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Black Mirror Series Episode “Nosedive” Review

Are you using your mobile, or is your mobile using you? The latter is a fact when screenwriter Charlie Brooker portrays an absurd mobile dependent society in the Black Mirror Series Episode “Nosedive” (Netflix, Oct.26. 2016), making a statement as to how ridiculous our mobile fixated world has become. The theme for the episode is truly present, knowing that our society only 20 years ago hadn’t heard of the word “smartphone”. In this essay, I will summarise and highlight the main events of the episode as well as give my own thoughts regarding this dependency expansion. In Nosedive, society is formed by a mobile application resembling today’s social media.

Through this app, everyone is able to rate each other’s daily lives and behaviour from a scale between 0 and 5, which in turn affects their average score. The average score is to be publicly seen through chips implanted into people’s eyes and thereby it affects your social status as well as possibilities in life; work, dwelling etc. One of many embracing this kind of life is Lacie, the episode’s main character standing at a score of 4.2. Aiming for a 20 % discount to a luxury apartment, Lacie is in need of 4.5. Lacie talks to a consultant who suggests she would benefit from interacting with and impressing “high-quality people”, as positive ratings from these high-score people have greater impact on one’s average score than others. Lacie follows the consultant’s advice; she ignores people with lower scores and attracts the attention of people with higher scores.

An old (now highly-rated) friend notices Lacie and soon she is offered to be the maid of honour as well as to hold a speech at this friend’s wedding. This she happily accepts. She knows this could be a great opportunity to improve her rating, as the crowd at the wedding indeed are of high-quality. Thus, she focuses more on what daily actions improve her social status, rather than what will better her well-being and real relationships. Lacie’s brother, with whom she lives in the same apartment, points out this filtering habit. Unlike her, he does not care about the ratings. He misses the old Lacie, he says, and the conversations they had before the rating obsession. Lacie disagrees and is ashamed of her brother.

The arguing overruns, and so she arrives late to the airport. Her flight is cancelled, and with her current rating being 4.18 she cannot buy herself a new seat. Showing signs of frustration, a security guard appears and takes one full score from her average. She is now forced hitchhiking. No one is willing to help Lacie until a 1.4 offers a seat. Hesitatingly, Lacie hops on. The driver herself, a former 4.6, quit the rating obsession as her dying husband was refused treatment due to his low average. As Lacie hops off, her friend calls and tells her not to come to the wedding due to her drastically reduced score. Besides, she would miss the rehearsal dinner. Upset, nevertheless she arrives late. All attention is on her as she grabs the microphone, a knife and begins her speech. Her intimidating way leads to the crowd dropping her score to rock bottom. She then gets arrested and put in a cell. The rating system devices are removed from her body, and she starts to argue with her cell-neighbour. Even though they are physically trapped, mentally, they now seem to be free as the episode ends.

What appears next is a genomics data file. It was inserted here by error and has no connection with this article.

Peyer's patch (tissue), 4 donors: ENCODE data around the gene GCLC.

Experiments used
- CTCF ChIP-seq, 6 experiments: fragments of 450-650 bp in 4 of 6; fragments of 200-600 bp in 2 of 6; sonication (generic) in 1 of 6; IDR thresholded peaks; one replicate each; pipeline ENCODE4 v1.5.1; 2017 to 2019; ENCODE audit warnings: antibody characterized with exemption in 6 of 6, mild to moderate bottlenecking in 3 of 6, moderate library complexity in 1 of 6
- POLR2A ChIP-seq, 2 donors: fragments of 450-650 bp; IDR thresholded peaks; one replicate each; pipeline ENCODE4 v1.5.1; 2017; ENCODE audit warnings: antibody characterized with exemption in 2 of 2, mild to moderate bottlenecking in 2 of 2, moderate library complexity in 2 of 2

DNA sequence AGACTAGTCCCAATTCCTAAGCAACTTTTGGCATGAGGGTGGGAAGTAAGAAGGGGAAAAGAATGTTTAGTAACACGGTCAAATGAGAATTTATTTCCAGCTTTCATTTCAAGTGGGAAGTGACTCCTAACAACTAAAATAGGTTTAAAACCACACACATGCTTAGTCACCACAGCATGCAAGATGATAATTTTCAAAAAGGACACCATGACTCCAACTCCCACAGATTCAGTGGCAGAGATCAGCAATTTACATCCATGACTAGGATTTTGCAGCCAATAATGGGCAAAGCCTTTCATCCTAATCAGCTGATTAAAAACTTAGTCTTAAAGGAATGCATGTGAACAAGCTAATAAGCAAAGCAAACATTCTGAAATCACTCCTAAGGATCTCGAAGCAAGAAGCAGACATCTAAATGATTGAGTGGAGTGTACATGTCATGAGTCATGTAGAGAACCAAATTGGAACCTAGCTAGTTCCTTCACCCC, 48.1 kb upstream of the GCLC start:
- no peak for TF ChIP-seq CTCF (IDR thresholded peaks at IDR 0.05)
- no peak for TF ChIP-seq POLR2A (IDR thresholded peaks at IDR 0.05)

From my point of view, I think Nosedive not only describes our world in the near future, but also portrays the present society. One could think the episode is grossly exaggerated, but judging by how social media today grasps people, Instagram/Facebook and the rating system in Nosedive work essentially the same, to me absurd way. For instance, why are people hooked by likes and followers, just as in Nosedive? The reason why is, as stated by Professor Adam Alter (Business Insider, 2017), the fact that […]”those experiences produce dopamine, which is a chemical that’s associated with pleasure”. But, not only does social media make you feel good, as he continues: […]” everyone presents the very best versions of their lives […] which makes you feel like your life, in comparison with all its messiness, probably isn’t as good”. This makes you feel deprived, he says. In Nosedive, this is the exact same thing happening. Everyone filters themselves to appear interesting, well-behaving etc., to increase their rating. However, while Facebook and Instagram resembles Nosedive’s society with the ratings deciding your possibilities, there is in fact a place where the rating system has become reality, namely in China. The Chinese state is gradually […]”setting up a ranking system that will monitor the behaviour of its enormous population, and rank them all based on their “social credit””, Alexandra Ma from Business Insider reports (2018).

Let us add that this ranking, similarly to Nosedive, affects your possibilities in life. “Good” citizens can be offered discounts, renting without deposit and other facilitative arrangements, while “bad” citizens can be banned or restricted in several areas, such as travel, education and jobs. Unsurprisingly, residents have protested against the system on social media – which in a way resembles Lacie’s brother and his criticism. In Conclusion, Nosedive shows the path our world is heading towards. It seems like Nosedive’s portraying of society is not as exaggerated as one might think, as similar systems are to find in China. But, that does not mean the system itself is just that, exaggerated.

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